Technology Review cuts out all the chatter with their lowdown on an honest-to-God silence ray:
Today, Kazutaka Kurihara at the National Institute of Advanced Industrial Science and Technology in Tskuba and Koji Tsukada at Ochanomizu University, both in Japan, present a radical solution: a speech-jamming device that forces recalcitrant speakers into submission.
The idea is simple. Psychologists have known for some years that it is almost impossible to speak when your words are replayed to you with a delay of a fraction of a second.
Kurihara and Tsukada have simply built a handheld device consisting of a microphone and a speaker that does just that: it records a person’s voice and replays it to them with a delay of about 0.2 seconds. The microphone and speaker are directional so the device can be aimed at a speaker from a distance, like a gun.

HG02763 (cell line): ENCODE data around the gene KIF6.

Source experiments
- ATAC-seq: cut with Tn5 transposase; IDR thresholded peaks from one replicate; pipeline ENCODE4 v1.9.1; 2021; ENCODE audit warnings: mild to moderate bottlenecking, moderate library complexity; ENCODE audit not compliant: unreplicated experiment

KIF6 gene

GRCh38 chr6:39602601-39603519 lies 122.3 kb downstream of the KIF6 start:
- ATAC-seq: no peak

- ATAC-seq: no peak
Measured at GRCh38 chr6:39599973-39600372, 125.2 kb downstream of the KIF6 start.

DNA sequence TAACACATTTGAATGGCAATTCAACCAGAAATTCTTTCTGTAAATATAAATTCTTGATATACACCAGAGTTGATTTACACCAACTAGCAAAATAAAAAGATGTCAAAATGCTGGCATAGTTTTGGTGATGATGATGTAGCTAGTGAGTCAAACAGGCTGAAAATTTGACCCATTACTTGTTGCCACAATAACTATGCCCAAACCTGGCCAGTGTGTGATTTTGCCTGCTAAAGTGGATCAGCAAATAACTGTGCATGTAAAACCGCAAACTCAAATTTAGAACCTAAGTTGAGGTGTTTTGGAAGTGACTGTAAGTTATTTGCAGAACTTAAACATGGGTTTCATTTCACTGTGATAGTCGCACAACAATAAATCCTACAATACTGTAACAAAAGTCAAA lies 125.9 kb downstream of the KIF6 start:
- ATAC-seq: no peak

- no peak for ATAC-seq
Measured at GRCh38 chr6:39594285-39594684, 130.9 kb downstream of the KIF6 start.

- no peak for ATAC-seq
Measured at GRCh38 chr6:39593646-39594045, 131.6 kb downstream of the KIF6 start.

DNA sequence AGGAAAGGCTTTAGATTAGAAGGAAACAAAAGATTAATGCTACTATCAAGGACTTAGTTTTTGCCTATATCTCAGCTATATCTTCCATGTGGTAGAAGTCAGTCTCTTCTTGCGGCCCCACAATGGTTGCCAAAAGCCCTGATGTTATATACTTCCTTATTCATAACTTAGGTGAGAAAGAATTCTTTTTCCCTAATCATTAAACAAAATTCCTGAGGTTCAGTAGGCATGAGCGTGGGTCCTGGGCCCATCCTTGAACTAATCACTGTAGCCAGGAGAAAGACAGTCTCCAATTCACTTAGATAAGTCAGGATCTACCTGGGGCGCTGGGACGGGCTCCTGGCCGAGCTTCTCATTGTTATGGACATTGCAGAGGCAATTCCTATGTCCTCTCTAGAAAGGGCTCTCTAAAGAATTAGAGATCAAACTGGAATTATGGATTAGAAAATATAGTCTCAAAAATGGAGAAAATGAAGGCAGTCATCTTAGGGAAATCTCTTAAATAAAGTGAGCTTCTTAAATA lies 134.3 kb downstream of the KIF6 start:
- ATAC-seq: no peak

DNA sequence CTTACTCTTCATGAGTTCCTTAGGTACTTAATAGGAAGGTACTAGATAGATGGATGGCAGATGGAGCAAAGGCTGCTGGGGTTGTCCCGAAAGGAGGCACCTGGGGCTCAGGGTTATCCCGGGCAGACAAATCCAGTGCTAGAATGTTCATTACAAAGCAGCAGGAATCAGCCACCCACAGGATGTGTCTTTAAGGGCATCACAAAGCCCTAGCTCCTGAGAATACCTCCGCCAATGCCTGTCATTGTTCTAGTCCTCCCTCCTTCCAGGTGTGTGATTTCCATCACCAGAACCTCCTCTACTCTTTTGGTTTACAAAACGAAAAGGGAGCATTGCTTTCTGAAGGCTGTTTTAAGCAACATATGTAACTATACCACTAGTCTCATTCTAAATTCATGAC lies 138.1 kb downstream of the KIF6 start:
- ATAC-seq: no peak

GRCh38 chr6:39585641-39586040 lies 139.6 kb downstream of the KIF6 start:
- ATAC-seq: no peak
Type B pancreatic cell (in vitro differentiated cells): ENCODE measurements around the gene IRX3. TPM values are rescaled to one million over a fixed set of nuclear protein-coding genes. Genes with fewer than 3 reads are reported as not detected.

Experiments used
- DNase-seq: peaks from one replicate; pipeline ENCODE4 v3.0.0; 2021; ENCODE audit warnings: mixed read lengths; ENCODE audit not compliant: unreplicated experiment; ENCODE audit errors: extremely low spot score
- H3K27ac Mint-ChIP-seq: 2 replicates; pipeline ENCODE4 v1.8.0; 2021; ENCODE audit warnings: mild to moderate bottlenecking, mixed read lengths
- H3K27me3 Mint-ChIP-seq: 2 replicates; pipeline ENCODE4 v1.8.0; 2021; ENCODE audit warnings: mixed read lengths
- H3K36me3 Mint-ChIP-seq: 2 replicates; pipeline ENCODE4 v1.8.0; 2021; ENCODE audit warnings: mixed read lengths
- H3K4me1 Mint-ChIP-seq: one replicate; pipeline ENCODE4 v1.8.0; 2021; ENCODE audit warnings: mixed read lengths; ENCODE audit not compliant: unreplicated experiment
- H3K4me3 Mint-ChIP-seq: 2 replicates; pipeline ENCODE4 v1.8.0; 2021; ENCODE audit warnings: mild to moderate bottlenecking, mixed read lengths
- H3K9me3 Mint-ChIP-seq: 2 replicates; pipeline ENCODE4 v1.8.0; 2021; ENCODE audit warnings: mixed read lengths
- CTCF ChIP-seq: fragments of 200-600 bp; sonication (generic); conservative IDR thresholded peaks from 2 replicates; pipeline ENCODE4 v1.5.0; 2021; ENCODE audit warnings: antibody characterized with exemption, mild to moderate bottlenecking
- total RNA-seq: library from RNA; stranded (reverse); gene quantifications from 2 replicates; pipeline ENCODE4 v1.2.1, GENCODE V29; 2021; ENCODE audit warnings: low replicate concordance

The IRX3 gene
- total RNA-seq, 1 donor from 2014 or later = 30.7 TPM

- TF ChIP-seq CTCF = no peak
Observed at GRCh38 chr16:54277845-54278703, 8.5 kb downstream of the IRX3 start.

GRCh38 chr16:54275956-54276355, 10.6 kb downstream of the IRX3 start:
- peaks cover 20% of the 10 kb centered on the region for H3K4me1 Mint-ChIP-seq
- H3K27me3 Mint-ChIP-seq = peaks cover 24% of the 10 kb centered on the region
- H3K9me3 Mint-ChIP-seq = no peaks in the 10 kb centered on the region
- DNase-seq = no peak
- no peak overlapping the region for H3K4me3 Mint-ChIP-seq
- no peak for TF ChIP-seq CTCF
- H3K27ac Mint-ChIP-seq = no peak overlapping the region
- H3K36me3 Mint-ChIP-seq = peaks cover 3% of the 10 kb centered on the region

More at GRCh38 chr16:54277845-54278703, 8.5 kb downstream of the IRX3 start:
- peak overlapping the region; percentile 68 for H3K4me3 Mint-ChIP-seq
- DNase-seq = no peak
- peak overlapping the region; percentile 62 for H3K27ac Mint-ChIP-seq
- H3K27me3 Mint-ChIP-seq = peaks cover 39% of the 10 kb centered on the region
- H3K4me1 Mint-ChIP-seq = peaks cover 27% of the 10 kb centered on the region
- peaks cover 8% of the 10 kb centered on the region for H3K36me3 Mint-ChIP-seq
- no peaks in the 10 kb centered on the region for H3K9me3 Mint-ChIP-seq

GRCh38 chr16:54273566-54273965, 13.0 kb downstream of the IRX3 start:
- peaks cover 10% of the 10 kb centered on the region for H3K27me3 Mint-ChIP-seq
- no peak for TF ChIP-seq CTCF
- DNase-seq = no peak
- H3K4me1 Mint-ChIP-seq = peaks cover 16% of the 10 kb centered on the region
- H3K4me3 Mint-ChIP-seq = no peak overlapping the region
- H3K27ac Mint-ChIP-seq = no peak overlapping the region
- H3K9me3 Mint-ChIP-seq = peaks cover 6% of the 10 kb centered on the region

In tests, Kurihara and Tsukada say their speech jamming gun works well: “The system can disturb remote people’s speech without any physical discomfort.”
Their tests also identify some curious phenomena. They say the gun is more effective when the delay varies in time and more effective against speech that involves reading aloud than against spontaneous monologue. Sadly, they report that it has no effect on meaningless sound sequences such as “aaaaarghhh”.
They plan on marketing it to libraries. I am not joking.